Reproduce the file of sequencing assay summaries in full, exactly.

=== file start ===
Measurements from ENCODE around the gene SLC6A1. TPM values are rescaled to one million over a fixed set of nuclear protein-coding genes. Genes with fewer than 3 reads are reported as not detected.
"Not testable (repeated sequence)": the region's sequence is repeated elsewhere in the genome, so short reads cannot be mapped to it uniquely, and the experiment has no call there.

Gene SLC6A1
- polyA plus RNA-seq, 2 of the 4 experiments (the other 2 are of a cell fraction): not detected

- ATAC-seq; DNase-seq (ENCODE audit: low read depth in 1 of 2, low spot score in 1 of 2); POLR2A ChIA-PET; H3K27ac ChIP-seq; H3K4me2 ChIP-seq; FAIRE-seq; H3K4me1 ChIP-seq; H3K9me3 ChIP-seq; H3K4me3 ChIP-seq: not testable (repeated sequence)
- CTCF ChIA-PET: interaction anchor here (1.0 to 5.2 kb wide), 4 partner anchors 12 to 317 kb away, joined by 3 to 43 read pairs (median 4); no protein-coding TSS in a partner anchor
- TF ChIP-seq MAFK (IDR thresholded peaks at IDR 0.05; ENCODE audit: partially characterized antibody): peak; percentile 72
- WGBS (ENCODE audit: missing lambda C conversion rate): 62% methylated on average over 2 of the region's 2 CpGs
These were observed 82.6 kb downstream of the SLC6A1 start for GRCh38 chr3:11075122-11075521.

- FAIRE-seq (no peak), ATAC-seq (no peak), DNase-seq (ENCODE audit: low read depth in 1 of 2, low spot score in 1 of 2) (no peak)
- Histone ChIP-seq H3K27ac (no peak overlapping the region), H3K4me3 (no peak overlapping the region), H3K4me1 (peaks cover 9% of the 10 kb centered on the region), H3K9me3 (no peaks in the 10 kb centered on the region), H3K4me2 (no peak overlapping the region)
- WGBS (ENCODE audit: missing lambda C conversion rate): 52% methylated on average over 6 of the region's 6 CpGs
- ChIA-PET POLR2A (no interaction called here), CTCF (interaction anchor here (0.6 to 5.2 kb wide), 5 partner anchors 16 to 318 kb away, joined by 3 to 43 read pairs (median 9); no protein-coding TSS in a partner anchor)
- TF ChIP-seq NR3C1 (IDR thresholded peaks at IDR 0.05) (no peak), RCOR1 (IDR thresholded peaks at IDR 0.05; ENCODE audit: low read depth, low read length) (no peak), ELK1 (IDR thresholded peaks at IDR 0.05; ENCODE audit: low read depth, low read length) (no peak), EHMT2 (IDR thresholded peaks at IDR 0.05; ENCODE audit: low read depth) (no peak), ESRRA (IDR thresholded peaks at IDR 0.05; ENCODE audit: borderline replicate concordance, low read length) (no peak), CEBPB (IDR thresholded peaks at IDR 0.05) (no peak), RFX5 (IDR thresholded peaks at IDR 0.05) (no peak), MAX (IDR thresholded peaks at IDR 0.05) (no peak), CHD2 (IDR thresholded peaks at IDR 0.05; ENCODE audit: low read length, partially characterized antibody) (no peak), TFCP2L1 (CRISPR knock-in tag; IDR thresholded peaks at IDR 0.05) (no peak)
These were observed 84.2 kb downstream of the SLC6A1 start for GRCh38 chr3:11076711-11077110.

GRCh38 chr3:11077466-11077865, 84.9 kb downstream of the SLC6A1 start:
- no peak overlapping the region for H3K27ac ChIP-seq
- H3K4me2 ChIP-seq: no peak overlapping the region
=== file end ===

Measurements from ENCODE around the gene SLC6A1. TPM values are rescaled to one million over a fixed set of nuclear protein-coding genes. Genes with fewer than 3 reads are reported as not detected.
"Not testable (repeated sequence)": the region's sequence is repeated elsewhere in the genome, so short reads cannot be mapped to it uniquely, and the experiment has no call there.

Gene SLC6A1
- polyA plus RNA-seq, 2 of the 4 experiments (the other 2 are of a cell fraction): not detected

- ATAC-seq; DNase-seq (ENCODE audit: low read depth in 1 of 2, low spot score in 1 of 2); POLR2A ChIA-PET; H3K27ac ChIP-seq; H3K4me2 ChIP-seq; FAIRE-seq; H3K4me1 ChIP-seq; H3K9me3 ChIP-seq; H3K4me3 ChIP-seq: not testable (repeated sequence)
- CTCF ChIA-PET: interaction anchor here (1.0 to 5.2 kb wide), 4 partner anchors 12 to 317 kb away, joined by 3 to 43 read pairs (median 4); no protein-coding TSS in a partner anchor
- TF ChIP-seq MAFK (IDR thresholded peaks at IDR 0.05; ENCODE audit: partially characterized antibody): peak; percentile 72
- WGBS (ENCODE audit: missing lambda C conversion rate): 62% methylated on average over 2 of the region's 2 CpGs
These were observed 82.6 kb downstream of the SLC6A1 start for GRCh38 chr3:11075122-11075521.

- FAIRE-seq (no peak), ATAC-seq (no peak), DNase-seq (ENCODE audit: low read depth in 1 of 2, low spot score in 1 of 2) (no peak)
- Histone ChIP-seq H3K27ac (no peak overlapping the region), H3K4me3 (no peak overlapping the region), H3K4me1 (peaks cover 9% of the 10 kb centered on the region), H3K9me3 (no peaks in the 10 kb centered on the region), H3K4me2 (no peak overlapping the region)
- WGBS (ENCODE audit: missing lambda C conversion rate): 52% methylated on average over 6 of the region's 6 CpGs
- ChIA-PET POLR2A (no interaction called here), CTCF (interaction anchor here (0.6 to 5.2 kb wide), 5 partner anchors 16 to 318 kb away, joined by 3 to 43 read pairs (median 9); no protein-coding TSS in a partner anchor)
- TF ChIP-seq NR3C1 (IDR thresholded peaks at IDR 0.05) (no peak), RCOR1 (IDR thresholded peaks at IDR 0.05; ENCODE audit: low read depth, low read length) (no peak), ELK1 (IDR thresholded peaks at IDR 0.05; ENCODE audit: low read depth, low read length) (no peak), EHMT2 (IDR thresholded peaks at IDR 0.05; ENCODE audit: low read depth) (no peak), ESRRA (IDR thresholded peaks at IDR 0.05; ENCODE audit: borderline replicate concordance, low read length) (no peak), CEBPB (IDR thresholded peaks at IDR 0.05) (no peak), RFX5 (IDR thresholded peaks at IDR 0.05) (no peak), MAX (IDR thresholded peaks at IDR 0.05) (no peak), CHD2 (IDR thresholded peaks at IDR 0.05; ENCODE audit: low read length, partially characterized antibody) (no peak), TFCP2L1 (CRISPR knock-in tag; IDR thresholded peaks at IDR 0.05) (no peak)
These were observed 84.2 kb downstream of the SLC6A1 start for GRCh38 chr3:11076711-11077110.

GRCh38 chr3:11077466-11077865, 84.9 kb downstream of the SLC6A1 start:
- no peak overlapping the region for H3K27ac ChIP-seq
- H3K4me2 ChIP-seq: no peak overlapping the region